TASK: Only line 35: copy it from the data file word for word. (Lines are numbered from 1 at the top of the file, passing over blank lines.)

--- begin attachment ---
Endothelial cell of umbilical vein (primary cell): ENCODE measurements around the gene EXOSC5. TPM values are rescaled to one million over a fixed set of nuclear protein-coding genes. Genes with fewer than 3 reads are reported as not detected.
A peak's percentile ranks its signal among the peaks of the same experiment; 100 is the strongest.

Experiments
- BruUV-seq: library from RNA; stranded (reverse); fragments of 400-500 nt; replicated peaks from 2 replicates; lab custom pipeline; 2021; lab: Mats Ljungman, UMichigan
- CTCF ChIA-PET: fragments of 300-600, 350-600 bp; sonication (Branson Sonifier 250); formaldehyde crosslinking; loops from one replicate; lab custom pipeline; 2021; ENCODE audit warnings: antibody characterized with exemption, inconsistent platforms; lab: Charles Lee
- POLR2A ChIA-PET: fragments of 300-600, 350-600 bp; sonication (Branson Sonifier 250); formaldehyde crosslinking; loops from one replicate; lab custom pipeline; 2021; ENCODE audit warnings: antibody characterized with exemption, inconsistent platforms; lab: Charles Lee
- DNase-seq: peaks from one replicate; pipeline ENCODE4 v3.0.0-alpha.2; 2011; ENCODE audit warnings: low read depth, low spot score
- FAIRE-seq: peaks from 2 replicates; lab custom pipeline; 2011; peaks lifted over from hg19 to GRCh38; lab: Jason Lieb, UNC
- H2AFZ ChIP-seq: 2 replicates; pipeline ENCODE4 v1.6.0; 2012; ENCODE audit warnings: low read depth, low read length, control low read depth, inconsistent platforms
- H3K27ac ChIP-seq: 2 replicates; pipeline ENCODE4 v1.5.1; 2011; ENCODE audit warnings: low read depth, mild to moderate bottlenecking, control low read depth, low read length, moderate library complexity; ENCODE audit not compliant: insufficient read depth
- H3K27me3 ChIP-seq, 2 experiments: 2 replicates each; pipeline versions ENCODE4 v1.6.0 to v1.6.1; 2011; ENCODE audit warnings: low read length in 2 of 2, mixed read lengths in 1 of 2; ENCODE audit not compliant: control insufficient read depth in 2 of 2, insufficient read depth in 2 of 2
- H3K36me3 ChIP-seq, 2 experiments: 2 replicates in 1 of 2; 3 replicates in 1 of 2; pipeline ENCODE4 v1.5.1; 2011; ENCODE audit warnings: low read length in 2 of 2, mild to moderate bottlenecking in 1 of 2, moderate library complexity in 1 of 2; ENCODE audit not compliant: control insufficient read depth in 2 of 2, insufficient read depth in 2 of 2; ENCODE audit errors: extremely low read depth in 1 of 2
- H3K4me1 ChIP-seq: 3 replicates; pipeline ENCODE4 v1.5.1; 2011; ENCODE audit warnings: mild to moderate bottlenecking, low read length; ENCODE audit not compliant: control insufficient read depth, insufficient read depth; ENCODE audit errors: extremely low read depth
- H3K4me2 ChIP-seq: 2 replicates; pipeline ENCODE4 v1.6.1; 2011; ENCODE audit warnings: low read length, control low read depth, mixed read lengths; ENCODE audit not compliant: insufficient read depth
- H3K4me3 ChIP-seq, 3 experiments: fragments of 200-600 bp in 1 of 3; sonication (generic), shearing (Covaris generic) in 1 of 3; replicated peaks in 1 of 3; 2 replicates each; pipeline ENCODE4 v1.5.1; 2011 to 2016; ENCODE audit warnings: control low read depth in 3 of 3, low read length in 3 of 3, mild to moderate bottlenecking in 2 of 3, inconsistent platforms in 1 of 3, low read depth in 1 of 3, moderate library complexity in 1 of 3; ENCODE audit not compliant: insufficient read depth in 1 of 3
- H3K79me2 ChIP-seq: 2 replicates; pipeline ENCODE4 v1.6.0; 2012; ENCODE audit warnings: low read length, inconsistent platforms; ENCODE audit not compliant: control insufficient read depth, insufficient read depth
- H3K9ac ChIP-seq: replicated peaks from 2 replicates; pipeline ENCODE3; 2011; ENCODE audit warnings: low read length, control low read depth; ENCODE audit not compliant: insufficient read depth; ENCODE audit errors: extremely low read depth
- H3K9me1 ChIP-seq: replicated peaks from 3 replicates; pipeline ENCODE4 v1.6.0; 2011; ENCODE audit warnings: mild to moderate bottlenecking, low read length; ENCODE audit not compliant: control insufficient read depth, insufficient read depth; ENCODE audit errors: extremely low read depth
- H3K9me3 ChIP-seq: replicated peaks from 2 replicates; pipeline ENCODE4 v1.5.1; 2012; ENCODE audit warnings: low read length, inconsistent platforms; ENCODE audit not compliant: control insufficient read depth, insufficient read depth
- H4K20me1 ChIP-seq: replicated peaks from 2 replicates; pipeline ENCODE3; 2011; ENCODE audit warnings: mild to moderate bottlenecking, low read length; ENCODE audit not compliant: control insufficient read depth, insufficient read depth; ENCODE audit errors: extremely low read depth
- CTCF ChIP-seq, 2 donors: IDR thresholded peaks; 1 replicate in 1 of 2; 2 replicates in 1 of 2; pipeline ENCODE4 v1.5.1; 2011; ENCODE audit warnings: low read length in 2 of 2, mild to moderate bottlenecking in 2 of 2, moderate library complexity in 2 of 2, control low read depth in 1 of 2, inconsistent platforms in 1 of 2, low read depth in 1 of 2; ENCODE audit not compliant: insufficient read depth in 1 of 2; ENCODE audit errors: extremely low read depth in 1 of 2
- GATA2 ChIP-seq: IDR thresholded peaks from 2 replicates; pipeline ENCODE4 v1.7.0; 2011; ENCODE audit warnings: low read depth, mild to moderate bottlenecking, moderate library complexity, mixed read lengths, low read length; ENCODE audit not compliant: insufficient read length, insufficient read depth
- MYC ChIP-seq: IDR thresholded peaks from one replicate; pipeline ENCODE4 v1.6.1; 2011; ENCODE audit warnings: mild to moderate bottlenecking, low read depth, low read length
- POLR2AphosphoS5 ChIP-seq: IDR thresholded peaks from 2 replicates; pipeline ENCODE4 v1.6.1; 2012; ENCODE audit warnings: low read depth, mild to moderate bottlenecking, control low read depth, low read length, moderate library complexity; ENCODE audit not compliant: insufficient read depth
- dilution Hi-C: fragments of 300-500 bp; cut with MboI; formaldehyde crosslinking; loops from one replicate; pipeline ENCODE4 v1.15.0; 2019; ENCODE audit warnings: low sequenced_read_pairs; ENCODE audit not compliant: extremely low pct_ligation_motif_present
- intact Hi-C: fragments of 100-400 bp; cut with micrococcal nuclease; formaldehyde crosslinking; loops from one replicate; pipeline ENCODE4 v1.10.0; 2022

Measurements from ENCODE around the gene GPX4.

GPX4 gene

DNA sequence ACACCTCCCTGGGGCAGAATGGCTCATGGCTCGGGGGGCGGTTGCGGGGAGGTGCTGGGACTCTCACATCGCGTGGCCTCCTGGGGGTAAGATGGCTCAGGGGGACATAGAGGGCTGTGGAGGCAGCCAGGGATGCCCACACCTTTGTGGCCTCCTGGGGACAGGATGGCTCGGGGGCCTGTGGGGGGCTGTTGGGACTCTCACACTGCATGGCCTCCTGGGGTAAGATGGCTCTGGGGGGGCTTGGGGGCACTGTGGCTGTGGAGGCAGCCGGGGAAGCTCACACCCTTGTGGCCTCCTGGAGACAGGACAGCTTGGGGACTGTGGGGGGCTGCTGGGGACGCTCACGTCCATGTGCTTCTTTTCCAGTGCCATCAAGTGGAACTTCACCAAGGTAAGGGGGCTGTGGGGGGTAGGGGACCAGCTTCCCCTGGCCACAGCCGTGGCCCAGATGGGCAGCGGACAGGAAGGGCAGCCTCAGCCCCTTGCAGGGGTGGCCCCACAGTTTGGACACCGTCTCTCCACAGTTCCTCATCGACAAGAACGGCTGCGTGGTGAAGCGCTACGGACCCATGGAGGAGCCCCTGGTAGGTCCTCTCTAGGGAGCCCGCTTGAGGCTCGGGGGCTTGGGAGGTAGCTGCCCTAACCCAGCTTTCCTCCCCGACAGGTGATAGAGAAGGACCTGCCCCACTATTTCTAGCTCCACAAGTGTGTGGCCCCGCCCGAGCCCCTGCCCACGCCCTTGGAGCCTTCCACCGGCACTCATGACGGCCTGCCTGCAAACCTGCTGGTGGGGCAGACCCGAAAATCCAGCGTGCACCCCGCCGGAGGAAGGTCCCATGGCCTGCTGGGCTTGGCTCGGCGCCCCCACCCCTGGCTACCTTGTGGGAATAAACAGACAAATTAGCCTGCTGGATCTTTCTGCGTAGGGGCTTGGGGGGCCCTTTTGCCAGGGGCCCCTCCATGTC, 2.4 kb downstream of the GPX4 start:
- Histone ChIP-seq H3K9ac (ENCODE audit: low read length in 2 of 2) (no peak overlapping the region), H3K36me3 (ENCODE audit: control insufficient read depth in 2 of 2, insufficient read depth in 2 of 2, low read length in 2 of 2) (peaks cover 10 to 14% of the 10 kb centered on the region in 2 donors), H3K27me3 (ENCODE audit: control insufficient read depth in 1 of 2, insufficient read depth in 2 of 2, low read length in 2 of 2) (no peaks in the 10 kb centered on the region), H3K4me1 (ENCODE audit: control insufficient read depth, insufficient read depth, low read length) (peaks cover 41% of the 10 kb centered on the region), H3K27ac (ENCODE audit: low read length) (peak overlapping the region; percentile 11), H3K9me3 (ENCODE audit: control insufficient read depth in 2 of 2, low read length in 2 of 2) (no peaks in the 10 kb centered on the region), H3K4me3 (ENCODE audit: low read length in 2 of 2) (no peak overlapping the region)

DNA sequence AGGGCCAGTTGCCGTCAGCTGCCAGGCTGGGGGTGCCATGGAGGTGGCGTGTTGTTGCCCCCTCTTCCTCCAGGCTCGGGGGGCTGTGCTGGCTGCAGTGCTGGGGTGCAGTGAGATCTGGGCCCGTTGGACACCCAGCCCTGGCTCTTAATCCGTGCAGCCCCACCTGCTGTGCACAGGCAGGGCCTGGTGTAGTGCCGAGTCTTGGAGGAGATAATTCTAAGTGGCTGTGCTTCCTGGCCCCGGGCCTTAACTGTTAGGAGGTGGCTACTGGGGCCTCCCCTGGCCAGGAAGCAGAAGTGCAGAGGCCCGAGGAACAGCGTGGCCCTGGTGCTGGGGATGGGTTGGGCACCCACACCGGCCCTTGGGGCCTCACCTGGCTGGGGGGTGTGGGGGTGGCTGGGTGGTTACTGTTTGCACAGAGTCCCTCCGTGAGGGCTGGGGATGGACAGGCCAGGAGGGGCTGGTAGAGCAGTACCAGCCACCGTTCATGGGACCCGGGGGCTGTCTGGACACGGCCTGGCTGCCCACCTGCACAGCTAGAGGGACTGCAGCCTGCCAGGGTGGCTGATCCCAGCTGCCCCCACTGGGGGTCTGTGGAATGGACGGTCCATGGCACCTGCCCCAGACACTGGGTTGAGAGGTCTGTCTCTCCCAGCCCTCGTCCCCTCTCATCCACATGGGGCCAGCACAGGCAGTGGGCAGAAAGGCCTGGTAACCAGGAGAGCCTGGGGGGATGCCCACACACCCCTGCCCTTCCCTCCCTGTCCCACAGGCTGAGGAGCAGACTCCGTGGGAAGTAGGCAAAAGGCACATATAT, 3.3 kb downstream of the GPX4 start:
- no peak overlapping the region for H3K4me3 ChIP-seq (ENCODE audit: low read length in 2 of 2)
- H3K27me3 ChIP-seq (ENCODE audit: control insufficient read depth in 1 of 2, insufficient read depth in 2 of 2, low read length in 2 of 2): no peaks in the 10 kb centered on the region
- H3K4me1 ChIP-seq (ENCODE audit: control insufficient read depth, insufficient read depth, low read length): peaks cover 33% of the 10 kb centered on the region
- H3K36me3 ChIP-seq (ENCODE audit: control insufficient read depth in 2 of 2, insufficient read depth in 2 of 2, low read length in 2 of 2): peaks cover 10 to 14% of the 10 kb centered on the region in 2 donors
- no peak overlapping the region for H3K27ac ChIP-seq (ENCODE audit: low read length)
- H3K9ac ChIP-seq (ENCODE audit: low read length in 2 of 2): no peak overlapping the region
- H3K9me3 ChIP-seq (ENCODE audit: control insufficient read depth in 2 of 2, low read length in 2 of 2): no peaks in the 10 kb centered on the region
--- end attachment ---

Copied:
- H3K36me3 ChIP-seq (ENCODE audit: control insufficient read depth in 2 of 2, insufficient read depth in 2 of 2, low read length in 2 of 2): peaks cover 10 to 14% of the 10 kb centered on the region in 2 donors